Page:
• First US oil shale bankruptcy filing seen as herald for a string of others as the oil crisis bites

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      Patrick Lavery

      Combustion Industry News Editor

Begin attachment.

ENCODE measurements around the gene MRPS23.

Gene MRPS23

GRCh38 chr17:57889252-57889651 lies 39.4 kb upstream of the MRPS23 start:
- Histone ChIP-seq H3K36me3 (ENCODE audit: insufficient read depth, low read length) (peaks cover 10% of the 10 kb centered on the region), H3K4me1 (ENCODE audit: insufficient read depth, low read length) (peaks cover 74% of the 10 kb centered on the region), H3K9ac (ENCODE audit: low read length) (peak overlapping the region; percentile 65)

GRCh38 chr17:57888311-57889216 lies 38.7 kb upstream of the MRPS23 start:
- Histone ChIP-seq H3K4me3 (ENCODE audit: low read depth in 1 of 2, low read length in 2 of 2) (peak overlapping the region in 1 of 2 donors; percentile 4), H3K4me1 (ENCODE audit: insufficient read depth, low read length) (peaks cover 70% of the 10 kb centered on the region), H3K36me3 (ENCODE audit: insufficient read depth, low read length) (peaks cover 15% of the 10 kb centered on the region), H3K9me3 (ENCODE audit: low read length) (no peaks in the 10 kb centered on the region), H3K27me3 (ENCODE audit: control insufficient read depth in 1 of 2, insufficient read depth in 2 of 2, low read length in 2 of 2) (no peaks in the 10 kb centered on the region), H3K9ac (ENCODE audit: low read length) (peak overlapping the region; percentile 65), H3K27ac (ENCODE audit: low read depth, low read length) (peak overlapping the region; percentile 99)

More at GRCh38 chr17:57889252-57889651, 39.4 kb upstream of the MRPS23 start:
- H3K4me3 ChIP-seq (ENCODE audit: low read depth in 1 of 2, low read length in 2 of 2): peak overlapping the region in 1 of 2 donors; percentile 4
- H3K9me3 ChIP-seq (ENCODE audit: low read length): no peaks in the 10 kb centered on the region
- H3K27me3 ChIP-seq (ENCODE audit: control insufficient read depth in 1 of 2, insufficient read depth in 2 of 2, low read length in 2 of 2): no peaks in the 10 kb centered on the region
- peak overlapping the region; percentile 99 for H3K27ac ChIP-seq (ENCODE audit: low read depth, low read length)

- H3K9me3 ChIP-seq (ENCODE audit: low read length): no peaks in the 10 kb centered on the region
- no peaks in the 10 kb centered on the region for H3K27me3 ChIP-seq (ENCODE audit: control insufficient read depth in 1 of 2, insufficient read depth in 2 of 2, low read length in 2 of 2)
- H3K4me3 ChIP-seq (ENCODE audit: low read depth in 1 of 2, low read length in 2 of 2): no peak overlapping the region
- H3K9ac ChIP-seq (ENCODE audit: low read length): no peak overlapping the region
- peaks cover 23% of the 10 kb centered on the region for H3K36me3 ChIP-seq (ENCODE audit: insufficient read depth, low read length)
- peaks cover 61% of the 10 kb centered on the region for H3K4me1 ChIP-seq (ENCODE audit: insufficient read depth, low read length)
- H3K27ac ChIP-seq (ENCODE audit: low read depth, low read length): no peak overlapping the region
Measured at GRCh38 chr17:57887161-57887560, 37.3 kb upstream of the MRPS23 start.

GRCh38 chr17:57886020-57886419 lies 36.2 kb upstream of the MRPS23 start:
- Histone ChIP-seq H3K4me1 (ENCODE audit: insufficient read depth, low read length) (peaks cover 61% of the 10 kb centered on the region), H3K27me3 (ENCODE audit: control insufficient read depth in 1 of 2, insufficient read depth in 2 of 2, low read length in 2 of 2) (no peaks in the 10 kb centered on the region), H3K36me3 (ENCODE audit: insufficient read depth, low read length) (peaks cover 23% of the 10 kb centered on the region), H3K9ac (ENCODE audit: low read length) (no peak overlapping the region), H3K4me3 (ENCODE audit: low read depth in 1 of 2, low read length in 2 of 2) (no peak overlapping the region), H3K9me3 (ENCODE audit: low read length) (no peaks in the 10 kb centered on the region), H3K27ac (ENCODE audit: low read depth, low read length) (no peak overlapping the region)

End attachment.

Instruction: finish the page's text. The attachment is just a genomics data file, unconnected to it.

The first in what is expected to be a string of bankruptcies in the US shale oil sector has occurred, as the bite of ultra-low oil prices (in the range of US$20-26/barrel) hits. Denver-based independent producer Whiting Petroleum, said to have been in trouble for some time, has filed for bankruptcy protection after exploring its restructuring options over the last month, as the Financial Times has reported. Other companies are expected to follow suit, with a number of them, such as Chesapeake Energy, California Resources and Gulfport Energy having recently hired advisors to help them reduce debt. Analyst Kevin Baer of CKC Capital told the FT that the “big takeaway is how far-reaching the damage can be from everything that is going on. It can be a very quick fall from grace for companies that have a lot of leverage. Whiting is the poster child for how this is playing out.” Bradley Holly, Whiting’s chief executive, has said that the company’s bankruptcy protection filing will eventually allow it to compete “in the current environment”, though how it will do that is unclear.